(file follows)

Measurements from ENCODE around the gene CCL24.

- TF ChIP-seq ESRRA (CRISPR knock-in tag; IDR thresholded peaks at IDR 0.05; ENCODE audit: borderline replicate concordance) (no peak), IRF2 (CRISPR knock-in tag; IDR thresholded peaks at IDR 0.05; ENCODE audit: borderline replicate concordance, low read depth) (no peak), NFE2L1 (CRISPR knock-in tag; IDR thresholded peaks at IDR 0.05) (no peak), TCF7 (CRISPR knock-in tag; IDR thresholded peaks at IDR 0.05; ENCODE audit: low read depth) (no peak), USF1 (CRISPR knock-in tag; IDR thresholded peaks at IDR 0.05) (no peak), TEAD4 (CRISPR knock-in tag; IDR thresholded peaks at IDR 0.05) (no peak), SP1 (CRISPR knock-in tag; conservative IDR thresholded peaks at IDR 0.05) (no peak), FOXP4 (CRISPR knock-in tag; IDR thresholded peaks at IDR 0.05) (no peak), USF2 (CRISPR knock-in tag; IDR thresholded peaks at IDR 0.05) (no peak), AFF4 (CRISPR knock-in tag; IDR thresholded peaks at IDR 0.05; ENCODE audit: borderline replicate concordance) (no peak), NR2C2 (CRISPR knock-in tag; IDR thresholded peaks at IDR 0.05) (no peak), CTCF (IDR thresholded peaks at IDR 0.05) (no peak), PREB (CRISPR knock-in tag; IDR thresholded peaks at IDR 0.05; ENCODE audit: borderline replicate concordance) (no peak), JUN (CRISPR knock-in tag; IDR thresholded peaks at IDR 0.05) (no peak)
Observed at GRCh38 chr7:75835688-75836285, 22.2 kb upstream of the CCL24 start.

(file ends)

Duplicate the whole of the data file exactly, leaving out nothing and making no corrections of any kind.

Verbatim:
Measurements from ENCODE around the gene CCL24.

- TF ChIP-seq ESRRA (CRISPR knock-in tag; IDR thresholded peaks at IDR 0.05; ENCODE audit: borderline replicate concordance) (no peak), IRF2 (CRISPR knock-in tag; IDR thresholded peaks at IDR 0.05; ENCODE audit: borderline replicate concordance, low read depth) (no peak), NFE2L1 (CRISPR knock-in tag; IDR thresholded peaks at IDR 0.05) (no peak), TCF7 (CRISPR knock-in tag; IDR thresholded peaks at IDR 0.05; ENCODE audit: low read depth) (no peak), USF1 (CRISPR knock-in tag; IDR thresholded peaks at IDR 0.05) (no peak), TEAD4 (CRISPR knock-in tag; IDR thresholded peaks at IDR 0.05) (no peak), SP1 (CRISPR knock-in tag; conservative IDR thresholded peaks at IDR 0.05) (no peak), FOXP4 (CRISPR knock-in tag; IDR thresholded peaks at IDR 0.05) (no peak), USF2 (CRISPR knock-in tag; IDR thresholded peaks at IDR 0.05) (no peak), AFF4 (CRISPR knock-in tag; IDR thresholded peaks at IDR 0.05; ENCODE audit: borderline replicate concordance) (no peak), NR2C2 (CRISPR knock-in tag; IDR thresholded peaks at IDR 0.05) (no peak), CTCF (IDR thresholded peaks at IDR 0.05) (no peak), PREB (CRISPR knock-in tag; IDR thresholded peaks at IDR 0.05; ENCODE audit: borderline replicate concordance) (no peak), JUN (CRISPR knock-in tag; IDR thresholded peaks at IDR 0.05) (no peak)
Observed at GRCh38 chr7:75835688-75836285, 22.2 kb upstream of the CCL24 start.